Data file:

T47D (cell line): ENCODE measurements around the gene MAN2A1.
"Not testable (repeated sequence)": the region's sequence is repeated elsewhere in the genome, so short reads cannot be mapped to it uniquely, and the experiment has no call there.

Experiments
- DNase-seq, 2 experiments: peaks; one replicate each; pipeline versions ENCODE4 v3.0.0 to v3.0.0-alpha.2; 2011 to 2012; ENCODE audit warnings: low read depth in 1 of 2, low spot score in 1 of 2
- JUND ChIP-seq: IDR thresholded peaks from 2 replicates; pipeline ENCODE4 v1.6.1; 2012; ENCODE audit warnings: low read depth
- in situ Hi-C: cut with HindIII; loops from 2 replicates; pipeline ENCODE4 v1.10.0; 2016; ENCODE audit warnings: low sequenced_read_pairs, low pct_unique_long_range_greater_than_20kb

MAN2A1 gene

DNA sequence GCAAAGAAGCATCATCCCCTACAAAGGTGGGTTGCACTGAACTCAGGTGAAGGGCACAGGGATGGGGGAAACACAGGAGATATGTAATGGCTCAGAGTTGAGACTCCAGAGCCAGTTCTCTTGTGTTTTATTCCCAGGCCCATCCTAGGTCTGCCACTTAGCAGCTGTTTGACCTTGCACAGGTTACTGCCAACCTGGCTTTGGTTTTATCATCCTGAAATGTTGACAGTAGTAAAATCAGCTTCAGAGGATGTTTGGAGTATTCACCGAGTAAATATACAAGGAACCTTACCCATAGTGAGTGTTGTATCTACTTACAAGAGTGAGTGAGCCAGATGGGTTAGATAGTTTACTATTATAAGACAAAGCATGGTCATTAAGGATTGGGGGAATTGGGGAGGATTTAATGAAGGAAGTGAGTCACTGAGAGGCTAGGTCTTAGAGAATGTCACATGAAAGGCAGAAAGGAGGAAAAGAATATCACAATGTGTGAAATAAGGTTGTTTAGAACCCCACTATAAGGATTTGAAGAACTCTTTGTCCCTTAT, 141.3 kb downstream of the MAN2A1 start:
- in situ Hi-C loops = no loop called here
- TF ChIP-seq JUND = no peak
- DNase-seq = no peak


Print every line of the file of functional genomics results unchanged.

T47D (cell line): ENCODE measurements around the gene MAN2A1.
"Not testable (repeated sequence)": the region's sequence is repeated elsewhere in the genome, so short reads cannot be mapped to it uniquely, and the experiment has no call there.

Experiments
- DNase-seq, 2 experiments: peaks; one replicate each; pipeline versions ENCODE4 v3.0.0 to v3.0.0-alpha.2; 2011 to 2012; ENCODE audit warnings: low read depth in 1 of 2, low spot score in 1 of 2
- JUND ChIP-seq: IDR thresholded peaks from 2 replicates; pipeline ENCODE4 v1.6.1; 2012; ENCODE audit warnings: low read depth
- in situ Hi-C: cut with HindIII; loops from 2 replicates; pipeline ENCODE4 v1.10.0; 2016; ENCODE audit warnings: low sequenced_read_pairs, low pct_unique_long_range_greater_than_20kb

MAN2A1 gene

DNA sequence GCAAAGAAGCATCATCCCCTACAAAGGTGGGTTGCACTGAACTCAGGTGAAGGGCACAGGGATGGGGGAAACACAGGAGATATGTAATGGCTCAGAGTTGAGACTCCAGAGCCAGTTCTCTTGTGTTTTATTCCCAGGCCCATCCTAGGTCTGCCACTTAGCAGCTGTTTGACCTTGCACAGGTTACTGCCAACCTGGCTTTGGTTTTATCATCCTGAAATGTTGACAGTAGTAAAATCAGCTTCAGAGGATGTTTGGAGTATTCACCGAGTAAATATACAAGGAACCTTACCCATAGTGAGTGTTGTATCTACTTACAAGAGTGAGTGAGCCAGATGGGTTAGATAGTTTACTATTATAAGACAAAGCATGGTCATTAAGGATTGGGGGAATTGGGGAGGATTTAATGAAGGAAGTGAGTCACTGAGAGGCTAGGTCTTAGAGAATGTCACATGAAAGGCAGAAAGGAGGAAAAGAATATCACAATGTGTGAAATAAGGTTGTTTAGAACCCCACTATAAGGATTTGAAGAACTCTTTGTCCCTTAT, 141.3 kb downstream of the MAN2A1 start:
- in situ Hi-C loops = no loop called here
- TF ChIP-seq JUND = no peak
- DNase-seq = no peak